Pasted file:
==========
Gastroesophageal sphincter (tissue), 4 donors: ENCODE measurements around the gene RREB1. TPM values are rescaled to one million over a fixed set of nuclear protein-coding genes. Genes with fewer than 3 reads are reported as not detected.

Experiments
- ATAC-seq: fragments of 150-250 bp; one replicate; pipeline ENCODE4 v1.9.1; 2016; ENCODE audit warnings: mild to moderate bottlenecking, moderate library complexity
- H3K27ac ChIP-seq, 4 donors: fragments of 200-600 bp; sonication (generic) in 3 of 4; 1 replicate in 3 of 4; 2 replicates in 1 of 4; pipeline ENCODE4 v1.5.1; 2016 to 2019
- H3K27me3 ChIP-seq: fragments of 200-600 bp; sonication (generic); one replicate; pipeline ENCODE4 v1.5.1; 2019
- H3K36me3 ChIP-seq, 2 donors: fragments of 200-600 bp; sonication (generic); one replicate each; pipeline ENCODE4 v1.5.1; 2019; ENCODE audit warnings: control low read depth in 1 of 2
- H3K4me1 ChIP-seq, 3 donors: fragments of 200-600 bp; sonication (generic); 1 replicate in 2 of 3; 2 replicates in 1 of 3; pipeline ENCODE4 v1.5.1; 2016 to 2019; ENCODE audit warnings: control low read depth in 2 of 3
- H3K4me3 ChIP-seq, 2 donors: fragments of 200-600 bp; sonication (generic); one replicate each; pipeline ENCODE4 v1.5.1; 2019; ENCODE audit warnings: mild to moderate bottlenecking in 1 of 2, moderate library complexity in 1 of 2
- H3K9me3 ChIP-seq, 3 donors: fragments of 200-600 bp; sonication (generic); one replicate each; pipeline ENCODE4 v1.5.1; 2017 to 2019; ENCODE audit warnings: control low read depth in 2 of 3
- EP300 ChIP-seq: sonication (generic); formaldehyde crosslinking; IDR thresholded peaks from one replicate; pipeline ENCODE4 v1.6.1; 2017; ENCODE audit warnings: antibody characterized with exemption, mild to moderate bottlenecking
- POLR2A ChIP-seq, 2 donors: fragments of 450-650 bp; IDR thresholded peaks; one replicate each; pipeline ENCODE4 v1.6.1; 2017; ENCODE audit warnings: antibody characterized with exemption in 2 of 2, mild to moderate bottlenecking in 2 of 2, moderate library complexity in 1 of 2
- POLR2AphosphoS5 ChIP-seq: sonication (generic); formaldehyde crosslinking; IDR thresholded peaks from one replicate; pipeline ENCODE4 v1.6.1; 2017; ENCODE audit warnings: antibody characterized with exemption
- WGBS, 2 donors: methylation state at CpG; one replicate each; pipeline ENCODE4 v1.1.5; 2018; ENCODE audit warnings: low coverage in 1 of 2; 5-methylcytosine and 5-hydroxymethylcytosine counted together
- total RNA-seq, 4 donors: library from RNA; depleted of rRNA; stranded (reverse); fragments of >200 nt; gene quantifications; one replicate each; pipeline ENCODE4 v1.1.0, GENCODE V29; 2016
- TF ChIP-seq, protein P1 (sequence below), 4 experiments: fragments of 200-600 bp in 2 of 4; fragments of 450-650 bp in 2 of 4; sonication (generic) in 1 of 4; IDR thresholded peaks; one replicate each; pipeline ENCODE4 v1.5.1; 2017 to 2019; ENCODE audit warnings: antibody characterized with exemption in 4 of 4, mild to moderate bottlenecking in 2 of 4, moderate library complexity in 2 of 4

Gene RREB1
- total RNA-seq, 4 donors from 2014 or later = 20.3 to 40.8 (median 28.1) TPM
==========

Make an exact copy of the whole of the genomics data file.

Gastroesophageal sphincter (tissue), 4 donors: ENCODE measurements around the gene RREB1. TPM values are rescaled to one million over a fixed set of nuclear protein-coding genes. Genes with fewer than 3 reads are reported as not detected.

Experiments
- ATAC-seq: fragments of 150-250 bp; one replicate; pipeline ENCODE4 v1.9.1; 2016; ENCODE audit warnings: mild to moderate bottlenecking, moderate library complexity
- H3K27ac ChIP-seq, 4 donors: fragments of 200-600 bp; sonication (generic) in 3 of 4; 1 replicate in 3 of 4; 2 replicates in 1 of 4; pipeline ENCODE4 v1.5.1; 2016 to 2019
- H3K27me3 ChIP-seq: fragments of 200-600 bp; sonication (generic); one replicate; pipeline ENCODE4 v1.5.1; 2019
- H3K36me3 ChIP-seq, 2 donors: fragments of 200-600 bp; sonication (generic); one replicate each; pipeline ENCODE4 v1.5.1; 2019; ENCODE audit warnings: control low read depth in 1 of 2
- H3K4me1 ChIP-seq, 3 donors: fragments of 200-600 bp; sonication (generic); 1 replicate in 2 of 3; 2 replicates in 1 of 3; pipeline ENCODE4 v1.5.1; 2016 to 2019; ENCODE audit warnings: control low read depth in 2 of 3
- H3K4me3 ChIP-seq, 2 donors: fragments of 200-600 bp; sonication (generic); one replicate each; pipeline ENCODE4 v1.5.1; 2019; ENCODE audit warnings: mild to moderate bottlenecking in 1 of 2, moderate library complexity in 1 of 2
- H3K9me3 ChIP-seq, 3 donors: fragments of 200-600 bp; sonication (generic); one replicate each; pipeline ENCODE4 v1.5.1; 2017 to 2019; ENCODE audit warnings: control low read depth in 2 of 3
- EP300 ChIP-seq: sonication (generic); formaldehyde crosslinking; IDR thresholded peaks from one replicate; pipeline ENCODE4 v1.6.1; 2017; ENCODE audit warnings: antibody characterized with exemption, mild to moderate bottlenecking
- POLR2A ChIP-seq, 2 donors: fragments of 450-650 bp; IDR thresholded peaks; one replicate each; pipeline ENCODE4 v1.6.1; 2017; ENCODE audit warnings: antibody characterized with exemption in 2 of 2, mild to moderate bottlenecking in 2 of 2, moderate library complexity in 1 of 2
- POLR2AphosphoS5 ChIP-seq: sonication (generic); formaldehyde crosslinking; IDR thresholded peaks from one replicate; pipeline ENCODE4 v1.6.1; 2017; ENCODE audit warnings: antibody characterized with exemption
- WGBS, 2 donors: methylation state at CpG; one replicate each; pipeline ENCODE4 v1.1.5; 2018; ENCODE audit warnings: low coverage in 1 of 2; 5-methylcytosine and 5-hydroxymethylcytosine counted together
- total RNA-seq, 4 donors: library from RNA; depleted of rRNA; stranded (reverse); fragments of >200 nt; gene quantifications; one replicate each; pipeline ENCODE4 v1.1.0, GENCODE V29; 2016
- TF ChIP-seq, protein P1 (sequence below), 4 experiments: fragments of 200-600 bp in 2 of 4; fragments of 450-650 bp in 2 of 4; sonication (generic) in 1 of 4; IDR thresholded peaks; one replicate each; pipeline ENCODE4 v1.5.1; 2017 to 2019; ENCODE audit warnings: antibody characterized with exemption in 4 of 4, mild to moderate bottlenecking in 2 of 4, moderate library complexity in 2 of 4

Gene RREB1
- total RNA-seq, 4 donors from 2014 or later = 20.3 to 40.8 (median 28.1) TPM